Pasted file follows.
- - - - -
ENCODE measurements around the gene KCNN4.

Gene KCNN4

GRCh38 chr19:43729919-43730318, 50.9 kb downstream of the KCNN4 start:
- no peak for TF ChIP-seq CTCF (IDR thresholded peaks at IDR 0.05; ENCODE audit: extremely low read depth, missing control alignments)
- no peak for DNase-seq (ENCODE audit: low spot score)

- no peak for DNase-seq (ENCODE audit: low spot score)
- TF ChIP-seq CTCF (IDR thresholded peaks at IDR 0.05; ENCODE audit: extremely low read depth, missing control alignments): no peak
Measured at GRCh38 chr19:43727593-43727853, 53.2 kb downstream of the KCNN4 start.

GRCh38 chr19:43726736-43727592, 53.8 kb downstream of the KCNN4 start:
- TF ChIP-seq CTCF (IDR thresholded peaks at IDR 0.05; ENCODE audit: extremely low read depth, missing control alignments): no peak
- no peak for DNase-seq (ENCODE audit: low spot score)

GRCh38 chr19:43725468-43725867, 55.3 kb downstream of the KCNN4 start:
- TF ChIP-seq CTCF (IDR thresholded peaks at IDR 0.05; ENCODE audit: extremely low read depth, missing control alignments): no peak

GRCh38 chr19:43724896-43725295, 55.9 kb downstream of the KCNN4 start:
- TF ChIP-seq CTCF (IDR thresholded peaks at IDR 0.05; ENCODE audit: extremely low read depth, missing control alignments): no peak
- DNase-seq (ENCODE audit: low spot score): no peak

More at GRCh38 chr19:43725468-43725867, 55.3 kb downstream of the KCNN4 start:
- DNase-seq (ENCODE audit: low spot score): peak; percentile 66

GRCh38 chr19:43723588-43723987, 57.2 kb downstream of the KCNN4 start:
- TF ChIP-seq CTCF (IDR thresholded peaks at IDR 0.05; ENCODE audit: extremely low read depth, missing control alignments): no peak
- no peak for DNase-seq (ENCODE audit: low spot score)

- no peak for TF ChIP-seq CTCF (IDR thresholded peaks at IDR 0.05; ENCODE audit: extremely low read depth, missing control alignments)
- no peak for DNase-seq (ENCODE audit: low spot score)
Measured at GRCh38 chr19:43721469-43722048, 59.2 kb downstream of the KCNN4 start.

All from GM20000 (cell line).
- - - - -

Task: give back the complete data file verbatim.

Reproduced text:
ENCODE measurements around the gene KCNN4.

Gene KCNN4

GRCh38 chr19:43729919-43730318, 50.9 kb downstream of the KCNN4 start:
- no peak for TF ChIP-seq CTCF (IDR thresholded peaks at IDR 0.05; ENCODE audit: extremely low read depth, missing control alignments)
- no peak for DNase-seq (ENCODE audit: low spot score)

- no peak for DNase-seq (ENCODE audit: low spot score)
- TF ChIP-seq CTCF (IDR thresholded peaks at IDR 0.05; ENCODE audit: extremely low read depth, missing control alignments): no peak
Measured at GRCh38 chr19:43727593-43727853, 53.2 kb downstream of the KCNN4 start.

GRCh38 chr19:43726736-43727592, 53.8 kb downstream of the KCNN4 start:
- TF ChIP-seq CTCF (IDR thresholded peaks at IDR 0.05; ENCODE audit: extremely low read depth, missing control alignments): no peak
- no peak for DNase-seq (ENCODE audit: low spot score)

GRCh38 chr19:43725468-43725867, 55.3 kb downstream of the KCNN4 start:
- TF ChIP-seq CTCF (IDR thresholded peaks at IDR 0.05; ENCODE audit: extremely low read depth, missing control alignments): no peak

GRCh38 chr19:43724896-43725295, 55.9 kb downstream of the KCNN4 start:
- TF ChIP-seq CTCF (IDR thresholded peaks at IDR 0.05; ENCODE audit: extremely low read depth, missing control alignments): no peak
- DNase-seq (ENCODE audit: low spot score): no peak

More at GRCh38 chr19:43725468-43725867, 55.3 kb downstream of the KCNN4 start:
- DNase-seq (ENCODE audit: low spot score): peak; percentile 66

GRCh38 chr19:43723588-43723987, 57.2 kb downstream of the KCNN4 start:
- TF ChIP-seq CTCF (IDR thresholded peaks at IDR 0.05; ENCODE audit: extremely low read depth, missing control alignments): no peak
- no peak for DNase-seq (ENCODE audit: low spot score)

- no peak for TF ChIP-seq CTCF (IDR thresholded peaks at IDR 0.05; ENCODE audit: extremely low read depth, missing control alignments)
- no peak for DNase-seq (ENCODE audit: low spot score)
Measured at GRCh38 chr19:43721469-43722048, 59.2 kb downstream of the KCNN4 start.

All from GM20000 (cell line).